An antibody that mimics features of the influenza virus's entry point into human cells could help researchers understand how to fine-tune the flu vaccine to protect against a broad range of virus strains. Such protection could potentially reduce the need to develop, produce, and distribute a new vaccine for each flu season.
A multi-institutional team led by Stephen C. Harrison, PhD, chief of the Division of Molecular Medicine at Children's Hospital Boston, report their work and its implications for improving influenza vaccination this week in the Early Edition of the Proceedings of the National Academy of Sciences.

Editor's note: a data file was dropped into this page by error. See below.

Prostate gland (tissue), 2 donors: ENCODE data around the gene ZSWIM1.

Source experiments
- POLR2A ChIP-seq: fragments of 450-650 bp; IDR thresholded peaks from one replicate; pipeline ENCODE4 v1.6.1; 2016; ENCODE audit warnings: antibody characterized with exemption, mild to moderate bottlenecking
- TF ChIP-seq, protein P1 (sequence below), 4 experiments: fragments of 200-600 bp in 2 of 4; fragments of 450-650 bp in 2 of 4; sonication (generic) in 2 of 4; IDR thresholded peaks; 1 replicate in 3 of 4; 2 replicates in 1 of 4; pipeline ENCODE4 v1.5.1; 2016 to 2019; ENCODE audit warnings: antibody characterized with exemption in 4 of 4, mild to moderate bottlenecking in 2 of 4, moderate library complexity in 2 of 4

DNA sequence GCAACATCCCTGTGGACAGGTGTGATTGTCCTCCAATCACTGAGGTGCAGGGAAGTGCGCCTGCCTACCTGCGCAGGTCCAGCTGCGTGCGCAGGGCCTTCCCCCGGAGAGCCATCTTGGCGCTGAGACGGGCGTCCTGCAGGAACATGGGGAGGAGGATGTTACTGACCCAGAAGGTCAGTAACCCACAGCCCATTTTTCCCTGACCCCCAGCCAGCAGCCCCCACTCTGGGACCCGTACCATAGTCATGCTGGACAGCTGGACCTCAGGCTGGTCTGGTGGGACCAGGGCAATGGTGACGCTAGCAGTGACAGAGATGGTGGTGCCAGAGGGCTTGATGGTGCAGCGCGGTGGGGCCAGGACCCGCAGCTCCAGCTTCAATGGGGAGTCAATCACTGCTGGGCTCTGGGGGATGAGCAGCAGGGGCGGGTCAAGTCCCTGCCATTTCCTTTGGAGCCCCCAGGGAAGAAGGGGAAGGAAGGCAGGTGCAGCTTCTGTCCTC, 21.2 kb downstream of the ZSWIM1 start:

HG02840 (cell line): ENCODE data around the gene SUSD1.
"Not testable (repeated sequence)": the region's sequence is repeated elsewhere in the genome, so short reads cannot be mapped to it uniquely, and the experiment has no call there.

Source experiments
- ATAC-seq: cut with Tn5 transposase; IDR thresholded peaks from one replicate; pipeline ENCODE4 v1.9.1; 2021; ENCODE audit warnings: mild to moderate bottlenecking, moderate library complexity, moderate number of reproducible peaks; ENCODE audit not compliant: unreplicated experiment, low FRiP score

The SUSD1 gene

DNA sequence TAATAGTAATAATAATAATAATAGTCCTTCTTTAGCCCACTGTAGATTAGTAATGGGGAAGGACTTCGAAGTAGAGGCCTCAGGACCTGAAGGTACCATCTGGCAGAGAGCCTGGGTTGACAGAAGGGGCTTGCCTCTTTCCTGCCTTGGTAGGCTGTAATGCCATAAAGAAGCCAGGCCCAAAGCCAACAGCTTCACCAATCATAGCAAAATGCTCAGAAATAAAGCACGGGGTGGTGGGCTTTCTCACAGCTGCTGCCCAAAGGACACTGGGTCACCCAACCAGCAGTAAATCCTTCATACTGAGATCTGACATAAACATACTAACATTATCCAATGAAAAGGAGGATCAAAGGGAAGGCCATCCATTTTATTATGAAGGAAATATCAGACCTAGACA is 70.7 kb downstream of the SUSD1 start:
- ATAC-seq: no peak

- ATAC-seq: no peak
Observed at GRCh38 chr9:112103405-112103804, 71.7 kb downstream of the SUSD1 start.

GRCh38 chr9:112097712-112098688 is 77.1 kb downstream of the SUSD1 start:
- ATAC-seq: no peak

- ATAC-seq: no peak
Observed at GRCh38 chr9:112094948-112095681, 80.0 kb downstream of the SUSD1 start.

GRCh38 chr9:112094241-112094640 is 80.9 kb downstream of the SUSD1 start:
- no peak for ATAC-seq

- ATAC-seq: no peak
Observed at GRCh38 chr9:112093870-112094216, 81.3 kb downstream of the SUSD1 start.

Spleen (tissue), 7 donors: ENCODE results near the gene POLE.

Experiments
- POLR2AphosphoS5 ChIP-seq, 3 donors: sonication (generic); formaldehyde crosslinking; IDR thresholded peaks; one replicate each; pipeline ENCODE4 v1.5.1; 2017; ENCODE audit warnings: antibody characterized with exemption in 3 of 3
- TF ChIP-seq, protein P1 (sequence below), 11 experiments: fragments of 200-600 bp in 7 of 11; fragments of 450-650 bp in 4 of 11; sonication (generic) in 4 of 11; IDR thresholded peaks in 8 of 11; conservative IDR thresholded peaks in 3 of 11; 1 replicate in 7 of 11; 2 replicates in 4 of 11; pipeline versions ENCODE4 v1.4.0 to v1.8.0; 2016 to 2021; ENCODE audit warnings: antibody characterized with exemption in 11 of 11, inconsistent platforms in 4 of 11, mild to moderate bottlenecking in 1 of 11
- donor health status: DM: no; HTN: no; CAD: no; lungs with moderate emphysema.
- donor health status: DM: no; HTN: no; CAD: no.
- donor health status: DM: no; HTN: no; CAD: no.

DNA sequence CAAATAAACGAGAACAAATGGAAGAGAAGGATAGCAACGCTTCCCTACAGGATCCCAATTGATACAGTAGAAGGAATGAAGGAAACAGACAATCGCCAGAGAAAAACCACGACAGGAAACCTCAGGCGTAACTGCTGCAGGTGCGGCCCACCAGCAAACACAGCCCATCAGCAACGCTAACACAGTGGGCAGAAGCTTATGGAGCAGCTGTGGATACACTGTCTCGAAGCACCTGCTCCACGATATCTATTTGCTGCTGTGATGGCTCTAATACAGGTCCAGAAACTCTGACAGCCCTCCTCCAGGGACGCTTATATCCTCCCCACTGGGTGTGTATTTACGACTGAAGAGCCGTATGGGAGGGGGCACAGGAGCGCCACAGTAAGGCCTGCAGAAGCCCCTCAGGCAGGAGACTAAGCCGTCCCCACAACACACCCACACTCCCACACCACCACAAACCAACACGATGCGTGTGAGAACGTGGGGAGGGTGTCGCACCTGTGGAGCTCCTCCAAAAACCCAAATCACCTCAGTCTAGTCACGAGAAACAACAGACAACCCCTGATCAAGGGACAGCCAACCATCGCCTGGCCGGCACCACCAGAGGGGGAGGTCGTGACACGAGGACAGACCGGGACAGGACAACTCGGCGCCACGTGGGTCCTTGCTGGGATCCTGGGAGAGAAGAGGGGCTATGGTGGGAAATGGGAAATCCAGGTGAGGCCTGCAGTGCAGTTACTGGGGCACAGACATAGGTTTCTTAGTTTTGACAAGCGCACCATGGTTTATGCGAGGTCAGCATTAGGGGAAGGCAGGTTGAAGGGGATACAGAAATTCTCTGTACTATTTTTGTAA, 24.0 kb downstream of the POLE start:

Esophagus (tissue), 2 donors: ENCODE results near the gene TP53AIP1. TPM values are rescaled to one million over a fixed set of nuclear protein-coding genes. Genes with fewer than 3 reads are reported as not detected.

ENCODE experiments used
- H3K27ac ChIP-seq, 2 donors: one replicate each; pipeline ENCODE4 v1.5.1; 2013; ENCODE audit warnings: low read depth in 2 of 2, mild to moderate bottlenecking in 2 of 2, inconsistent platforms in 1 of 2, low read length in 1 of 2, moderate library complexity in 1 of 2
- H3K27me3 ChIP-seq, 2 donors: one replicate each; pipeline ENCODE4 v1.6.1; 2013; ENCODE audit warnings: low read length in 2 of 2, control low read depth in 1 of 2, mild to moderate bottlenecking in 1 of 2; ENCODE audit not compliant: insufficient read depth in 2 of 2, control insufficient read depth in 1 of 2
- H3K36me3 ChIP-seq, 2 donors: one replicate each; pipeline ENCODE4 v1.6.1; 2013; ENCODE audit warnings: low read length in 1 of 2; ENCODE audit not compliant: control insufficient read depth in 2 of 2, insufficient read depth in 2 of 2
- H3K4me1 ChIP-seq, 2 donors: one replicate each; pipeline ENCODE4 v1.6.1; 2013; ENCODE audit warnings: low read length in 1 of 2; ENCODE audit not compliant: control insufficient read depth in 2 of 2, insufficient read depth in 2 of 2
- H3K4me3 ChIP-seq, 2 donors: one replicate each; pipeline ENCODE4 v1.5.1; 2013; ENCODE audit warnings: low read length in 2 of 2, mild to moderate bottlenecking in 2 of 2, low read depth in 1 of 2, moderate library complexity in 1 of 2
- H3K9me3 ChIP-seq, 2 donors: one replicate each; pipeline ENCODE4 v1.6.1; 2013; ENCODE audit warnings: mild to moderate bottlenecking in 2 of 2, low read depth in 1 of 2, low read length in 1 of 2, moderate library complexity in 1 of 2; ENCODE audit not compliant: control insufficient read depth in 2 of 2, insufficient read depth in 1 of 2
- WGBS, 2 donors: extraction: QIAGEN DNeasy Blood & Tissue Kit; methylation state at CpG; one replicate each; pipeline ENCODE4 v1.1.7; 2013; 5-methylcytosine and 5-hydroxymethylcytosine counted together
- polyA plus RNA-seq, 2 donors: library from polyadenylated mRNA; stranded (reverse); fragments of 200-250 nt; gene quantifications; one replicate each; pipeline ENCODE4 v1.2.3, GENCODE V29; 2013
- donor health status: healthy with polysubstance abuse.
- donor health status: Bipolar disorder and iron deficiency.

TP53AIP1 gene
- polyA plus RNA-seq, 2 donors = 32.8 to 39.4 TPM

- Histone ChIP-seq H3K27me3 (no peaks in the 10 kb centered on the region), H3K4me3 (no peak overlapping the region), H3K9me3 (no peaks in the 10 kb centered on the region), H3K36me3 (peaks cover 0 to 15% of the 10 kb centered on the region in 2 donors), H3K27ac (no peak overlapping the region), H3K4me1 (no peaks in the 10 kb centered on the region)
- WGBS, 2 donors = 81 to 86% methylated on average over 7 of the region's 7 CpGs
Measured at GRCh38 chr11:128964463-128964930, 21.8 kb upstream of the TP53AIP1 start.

With each passing season, the two primary components of the influenza virus's outer coat, neuraminidase and hemagglutinin (the annual flu vaccine's primary target), mutate, allowing the virus to dodge any anti-flu immunity an individual may have generated in previous years. This evasion strategy, called antigenic drift, is why a new flu vaccine is necessary every year, a process that can take upwards of seven months.
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